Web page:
Pets are so good for us. They keep us company. They give us unconditional love. They make us laugh.

Some folks look at puppies and think “How cute. I want one.” (Not me – I hear the theme song from JAWS every time I see a puppy.) People will go out and purchase a pet on an impulse without considering what that puppy is going to grow into. ome folks will get a pet based on what they had as a child even though their living circumstances are different.

I think most pets are happy in a multitude of places. We, as humans, just have to consider how each breed can be different and the general needs that they have.

I won’t bore you with an in-depth dissertation of each breed. That’s the point. There is lots of information out there. It is up to the person to research the breed. One must consider the good and bad points before you go out and bring an animal into your household.

The best place to start is with your veterinarian. He has a lot of information at his fingertips and can be a wealth of knowledge. The website www.akc.org has a wonderful page called “Buying a Puppy.” ou can take those questions and apply them to any circumstance. They also have a list of breed rescues that you can look at. Most animal people love to answer questions about the particular breed they are interested in.

Here are some basic questions you can ask yourself:

1. Am I the type of person that cannot stand even a strand of dog hair in my house?
If you are person that cannot stand even a drop of dog fur in your house, then you need to consider this before getting a dog that will grow up and shed. There are many ways to cut down on shedding but it will never be completely gone. If you know this ahead of time about yourself you will save a lot of heartache for yourself, your family and your pet. Some people think that when dogs have short hair that they do not shed. That is not true. They just shed shorter hair.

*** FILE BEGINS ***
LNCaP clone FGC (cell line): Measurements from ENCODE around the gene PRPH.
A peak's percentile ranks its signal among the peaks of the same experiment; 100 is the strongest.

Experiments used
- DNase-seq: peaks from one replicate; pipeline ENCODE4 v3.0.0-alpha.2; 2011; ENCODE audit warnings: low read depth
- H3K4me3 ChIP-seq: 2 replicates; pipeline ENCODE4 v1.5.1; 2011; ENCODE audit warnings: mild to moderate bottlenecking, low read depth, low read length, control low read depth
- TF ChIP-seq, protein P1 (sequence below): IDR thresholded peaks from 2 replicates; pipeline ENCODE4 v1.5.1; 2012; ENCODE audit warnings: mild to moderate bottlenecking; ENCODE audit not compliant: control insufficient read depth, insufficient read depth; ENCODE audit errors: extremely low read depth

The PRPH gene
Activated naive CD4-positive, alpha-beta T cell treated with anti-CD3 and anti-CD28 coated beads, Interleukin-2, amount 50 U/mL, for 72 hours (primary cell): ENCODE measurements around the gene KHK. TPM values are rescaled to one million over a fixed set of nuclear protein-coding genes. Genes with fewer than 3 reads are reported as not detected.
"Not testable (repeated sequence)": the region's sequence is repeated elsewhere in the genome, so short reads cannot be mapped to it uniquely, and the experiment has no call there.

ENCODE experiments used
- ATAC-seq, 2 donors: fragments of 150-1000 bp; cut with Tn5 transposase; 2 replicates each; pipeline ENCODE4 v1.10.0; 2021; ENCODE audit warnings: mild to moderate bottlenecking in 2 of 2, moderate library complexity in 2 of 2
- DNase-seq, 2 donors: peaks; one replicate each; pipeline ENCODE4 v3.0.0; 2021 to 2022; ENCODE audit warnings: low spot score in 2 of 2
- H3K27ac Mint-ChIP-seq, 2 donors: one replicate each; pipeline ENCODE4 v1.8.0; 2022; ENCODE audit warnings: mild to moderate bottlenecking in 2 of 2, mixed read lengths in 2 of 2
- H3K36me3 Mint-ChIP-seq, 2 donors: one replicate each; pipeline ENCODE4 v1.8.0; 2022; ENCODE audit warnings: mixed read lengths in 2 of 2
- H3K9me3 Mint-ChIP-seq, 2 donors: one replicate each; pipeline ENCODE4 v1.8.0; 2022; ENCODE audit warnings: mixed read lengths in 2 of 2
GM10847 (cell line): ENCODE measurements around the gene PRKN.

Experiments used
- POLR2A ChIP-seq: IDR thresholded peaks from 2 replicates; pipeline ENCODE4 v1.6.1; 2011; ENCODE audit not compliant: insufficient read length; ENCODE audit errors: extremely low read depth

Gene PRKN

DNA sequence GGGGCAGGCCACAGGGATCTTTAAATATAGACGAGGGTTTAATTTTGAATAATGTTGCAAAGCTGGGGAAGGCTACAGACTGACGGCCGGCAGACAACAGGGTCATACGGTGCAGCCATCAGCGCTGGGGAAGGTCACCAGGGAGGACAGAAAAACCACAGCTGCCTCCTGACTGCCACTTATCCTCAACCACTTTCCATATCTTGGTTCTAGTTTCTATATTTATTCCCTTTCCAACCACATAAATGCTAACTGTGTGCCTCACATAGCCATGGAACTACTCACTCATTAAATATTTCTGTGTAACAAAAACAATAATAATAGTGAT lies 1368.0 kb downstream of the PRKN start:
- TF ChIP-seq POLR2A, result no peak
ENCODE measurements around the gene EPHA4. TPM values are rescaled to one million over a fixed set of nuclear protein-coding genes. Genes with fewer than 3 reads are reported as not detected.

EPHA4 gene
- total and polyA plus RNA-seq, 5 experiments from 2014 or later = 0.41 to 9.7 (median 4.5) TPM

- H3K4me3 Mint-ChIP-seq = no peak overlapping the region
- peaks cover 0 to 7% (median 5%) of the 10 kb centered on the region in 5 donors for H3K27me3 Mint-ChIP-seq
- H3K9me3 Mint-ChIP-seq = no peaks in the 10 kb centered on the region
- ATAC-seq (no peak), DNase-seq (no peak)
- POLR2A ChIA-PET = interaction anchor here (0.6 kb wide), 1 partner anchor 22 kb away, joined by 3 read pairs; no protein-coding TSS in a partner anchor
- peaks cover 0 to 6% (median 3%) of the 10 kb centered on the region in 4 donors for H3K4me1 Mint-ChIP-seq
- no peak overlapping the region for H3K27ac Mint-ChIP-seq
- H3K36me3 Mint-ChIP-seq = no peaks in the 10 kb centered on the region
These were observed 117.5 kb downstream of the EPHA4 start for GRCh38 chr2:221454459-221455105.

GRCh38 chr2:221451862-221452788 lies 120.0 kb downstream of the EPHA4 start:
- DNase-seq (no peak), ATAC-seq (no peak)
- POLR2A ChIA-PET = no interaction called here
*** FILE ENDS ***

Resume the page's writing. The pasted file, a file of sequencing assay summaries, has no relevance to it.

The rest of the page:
2. Am I the type of person that likes to leave things out on a coffee table that might get pushed off by a big tail?
Are you willing to move these expensive items to another place? If not, consider the size of the pet you will get.

3. Do my kids leave their toys all over and would I be upset if my dog ate my child’s teddy bear?
Some toys are dangerous for pets. Your dog does not know the difference between his toys and your children’s toys. Is this going to be an issue?

4. Am I willing to go to a basic obedience class with my dog?
Obedience class can help you create the language that you use to communicate with your pet. Sit, stay, down, heal, come, could also save your pet’s life. Simple obedience training will take care of this but are you willing to spend the time and effort?

5. Do I want a couch potato or a running buddy?
If you want one that will lie around the house and watch TV with you, then a puppy might not be what you are looking for. If you want a marathon buddy, then a senior pet will not fit the bill. Think about how you want this new pet to fit into your family.

Here in Florida we have many places to go and inquire about pets: Animal controls, shelters, breed rescues, humane societies. All these folks are equally committed to helping you choose the right pet for your family.

So go and enjoy!


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